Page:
Due to the hard work and effort of the Founders and the Charter members, Kappa Delta Chi was recognized as an official organization at Texas Tech University on April 6, 1987. This historic day is officially recognized as Kappa Delta Chi’s founding date.
Kappa Delta Chi became a nationally recognized sorority with the induction of the first chapter outside of Texas in 1991. Over the years, Kappa Delta Chi has grown to include women of various ethnicities and cultures and has inducted other chapters throughout the country.
All with the common premise of joining Kappa Delta Chi because of the scholastic, philanthropic, and ethical standards that it cultivates and encourages. These are the standards that we emanate through sisterly friendship and servitude to each other and to those around us.
As the result of our sisterhood’s diligent work and determination, Kappa Delta Chi was recognized as a service-based, nonprofit corporation by the State of Texas on September 25, 1997. Subsequently, our sisterhood has become known as Kappa Delta Chi Sorority, Inc.
In 2000, the Kappa Delta Chi Foundation was established in order to develop and implement programs that exclusively support philanthropic purposes and to establish educational scholarships and grants.
Sigma Lambda Beta: Prairie View A&M, Florida A&M, Texas Southern University, Huston-Tillotson University
Founded April 4, 1986, University of Iowa
Sigma Lambda Beta Fraternity, Inc. history (from sorority website):
During the fall of 1985, Baltazar Mendoza-Madrigal began to explore the idea of establishing a Latino-based fraternity at the University of Iowa. Having seen the impact organizations like Phi Beta Sigma Fraternity had on their constituency, Mendoza-Madrigal knew something similar could be done for the Latino interest. Without knowing the impact he would have almost 30 years down the road, Baltazar starting doing research on this possibility.
After months of dedicated research, Mendoza-Madrigal called for a special meeting on March 7, 1986. Held at the Chicano Indian American Cultural Center (now known as the Latino Native American Cultural Center), this meeting would bring together the Latino students to discuss the feasibility of creating a social fraternity that would focus on the Latino culture.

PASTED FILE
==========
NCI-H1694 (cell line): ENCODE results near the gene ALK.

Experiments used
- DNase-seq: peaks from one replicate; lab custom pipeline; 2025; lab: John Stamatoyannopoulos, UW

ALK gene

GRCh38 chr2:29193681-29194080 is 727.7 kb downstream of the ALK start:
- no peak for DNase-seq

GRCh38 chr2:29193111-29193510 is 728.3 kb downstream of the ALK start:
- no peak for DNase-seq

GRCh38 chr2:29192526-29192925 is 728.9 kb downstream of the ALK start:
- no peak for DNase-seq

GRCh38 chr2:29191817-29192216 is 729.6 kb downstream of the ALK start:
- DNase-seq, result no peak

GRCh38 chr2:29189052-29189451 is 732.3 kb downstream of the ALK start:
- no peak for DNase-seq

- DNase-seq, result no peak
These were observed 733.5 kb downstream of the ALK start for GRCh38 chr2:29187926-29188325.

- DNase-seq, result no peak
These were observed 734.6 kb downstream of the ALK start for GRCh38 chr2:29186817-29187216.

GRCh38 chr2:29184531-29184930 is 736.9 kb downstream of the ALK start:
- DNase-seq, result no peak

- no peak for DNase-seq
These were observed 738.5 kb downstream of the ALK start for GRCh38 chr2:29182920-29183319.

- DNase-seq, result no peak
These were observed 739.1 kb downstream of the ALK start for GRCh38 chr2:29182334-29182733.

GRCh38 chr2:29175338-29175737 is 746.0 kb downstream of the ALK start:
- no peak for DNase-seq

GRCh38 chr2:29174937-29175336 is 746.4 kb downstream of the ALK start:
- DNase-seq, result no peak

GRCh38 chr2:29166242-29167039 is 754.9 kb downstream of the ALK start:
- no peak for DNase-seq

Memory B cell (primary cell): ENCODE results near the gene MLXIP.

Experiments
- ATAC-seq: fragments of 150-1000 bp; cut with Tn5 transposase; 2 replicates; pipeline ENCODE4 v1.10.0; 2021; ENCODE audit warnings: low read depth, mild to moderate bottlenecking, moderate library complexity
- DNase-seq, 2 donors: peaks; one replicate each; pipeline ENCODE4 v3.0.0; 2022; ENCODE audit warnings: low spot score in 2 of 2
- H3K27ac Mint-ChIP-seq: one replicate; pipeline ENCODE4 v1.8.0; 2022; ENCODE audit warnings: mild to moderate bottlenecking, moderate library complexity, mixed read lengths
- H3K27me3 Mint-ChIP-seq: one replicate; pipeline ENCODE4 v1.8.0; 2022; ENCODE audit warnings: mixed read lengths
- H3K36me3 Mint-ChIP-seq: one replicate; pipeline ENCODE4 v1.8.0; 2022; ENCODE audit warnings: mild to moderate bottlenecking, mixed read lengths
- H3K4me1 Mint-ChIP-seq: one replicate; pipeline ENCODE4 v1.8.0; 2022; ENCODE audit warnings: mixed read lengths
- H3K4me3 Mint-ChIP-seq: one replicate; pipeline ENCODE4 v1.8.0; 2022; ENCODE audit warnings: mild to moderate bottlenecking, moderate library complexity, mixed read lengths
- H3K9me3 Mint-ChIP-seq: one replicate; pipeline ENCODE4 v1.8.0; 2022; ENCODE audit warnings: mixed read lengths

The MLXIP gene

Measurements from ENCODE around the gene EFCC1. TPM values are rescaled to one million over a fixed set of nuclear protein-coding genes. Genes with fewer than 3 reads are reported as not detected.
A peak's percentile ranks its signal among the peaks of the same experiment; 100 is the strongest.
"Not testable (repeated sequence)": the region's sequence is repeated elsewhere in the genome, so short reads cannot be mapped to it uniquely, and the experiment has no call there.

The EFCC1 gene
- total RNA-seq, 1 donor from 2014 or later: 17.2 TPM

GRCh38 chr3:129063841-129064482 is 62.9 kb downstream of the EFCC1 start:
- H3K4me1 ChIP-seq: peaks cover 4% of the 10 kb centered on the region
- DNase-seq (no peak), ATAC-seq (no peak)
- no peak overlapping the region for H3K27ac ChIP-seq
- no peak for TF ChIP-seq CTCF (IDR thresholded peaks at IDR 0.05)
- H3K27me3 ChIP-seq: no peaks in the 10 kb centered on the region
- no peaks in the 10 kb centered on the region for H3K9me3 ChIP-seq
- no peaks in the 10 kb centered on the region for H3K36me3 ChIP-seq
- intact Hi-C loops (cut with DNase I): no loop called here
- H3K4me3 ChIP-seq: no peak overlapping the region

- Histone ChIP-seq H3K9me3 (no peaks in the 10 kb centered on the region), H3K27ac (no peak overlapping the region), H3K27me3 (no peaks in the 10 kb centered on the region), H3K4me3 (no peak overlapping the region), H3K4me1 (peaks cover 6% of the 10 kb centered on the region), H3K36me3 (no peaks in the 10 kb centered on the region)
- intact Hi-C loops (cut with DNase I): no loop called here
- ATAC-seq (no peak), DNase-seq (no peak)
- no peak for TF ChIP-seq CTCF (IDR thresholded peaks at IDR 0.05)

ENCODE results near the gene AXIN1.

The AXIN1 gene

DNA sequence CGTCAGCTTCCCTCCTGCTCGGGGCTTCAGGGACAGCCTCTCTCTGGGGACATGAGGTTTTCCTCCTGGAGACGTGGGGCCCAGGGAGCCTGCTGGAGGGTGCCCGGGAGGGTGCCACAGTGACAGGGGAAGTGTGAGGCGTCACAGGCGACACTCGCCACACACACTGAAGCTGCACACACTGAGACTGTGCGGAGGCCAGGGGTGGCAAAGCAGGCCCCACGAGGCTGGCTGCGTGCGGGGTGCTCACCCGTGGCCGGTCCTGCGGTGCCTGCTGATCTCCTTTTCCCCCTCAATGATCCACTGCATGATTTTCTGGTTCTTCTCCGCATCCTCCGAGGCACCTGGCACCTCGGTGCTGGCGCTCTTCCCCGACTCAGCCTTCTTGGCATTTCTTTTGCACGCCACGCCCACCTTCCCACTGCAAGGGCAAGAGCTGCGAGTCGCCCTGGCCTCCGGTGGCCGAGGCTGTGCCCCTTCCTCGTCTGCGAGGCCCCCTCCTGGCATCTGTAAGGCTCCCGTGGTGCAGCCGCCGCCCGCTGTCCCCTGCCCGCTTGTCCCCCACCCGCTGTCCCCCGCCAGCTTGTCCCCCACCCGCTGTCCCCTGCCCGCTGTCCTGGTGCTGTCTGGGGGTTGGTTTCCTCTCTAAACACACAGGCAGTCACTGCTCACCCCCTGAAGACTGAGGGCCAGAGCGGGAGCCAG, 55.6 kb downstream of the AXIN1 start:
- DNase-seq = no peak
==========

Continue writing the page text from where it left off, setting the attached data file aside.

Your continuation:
“The Latino community was divided among several social groups at the time,” said Mendoza-Madrigal. The enthusiasm in favor of establishing a social fraternity that could help in unifying the community was so great that word started to spread quickly across the University of Iowa campus. Everyone knew that something great was about to take place. After much planning, the ideology and philosophy of this new organization were finalized on April 4th, 1986. Henceforth, this day is recognized as the official founding date of Sigma Lambda Beta International Fraternity at The University of Iowa.
After 30 years, our Fraternity has grown to over 100 collegiate entities spanning across 29 states from Coast to Coast. Moreover, our membership has expanded beyond our Hispanic-Latino origins making us one of the most culturally diverse Greek lettered organizations. A detailed history of our fraternity was written in Out of the Iowa Cornfields.
Honorable mention: Afro-Latino organizations
Five fraternities and two sororities define themselves, not as Latino Greeks, but as Afro-Latino organizations:
Alpha Beta Sigma Sorority, founded February 6, 1998, SUNY Buffalo
Beta Kappa Psi Fraternity, founded October 14, 1992, New Jersey Institute of Technology
Beta Sigma Kappa Fraternity, founded March 16, 1998, SUNY Buffalo
Malika Kambe Umfazi Sorority, founded June 16, 1995, SUNY Buffalo
Malik Sigma Psi Fraternity, founded May 13, 1977, Long Island University
Xi Theta Psi Fraternity, founded March 5, 1995, Syracuse University
Sigma Phi Rho Fraternity, founded November 13, 1979, Wagner College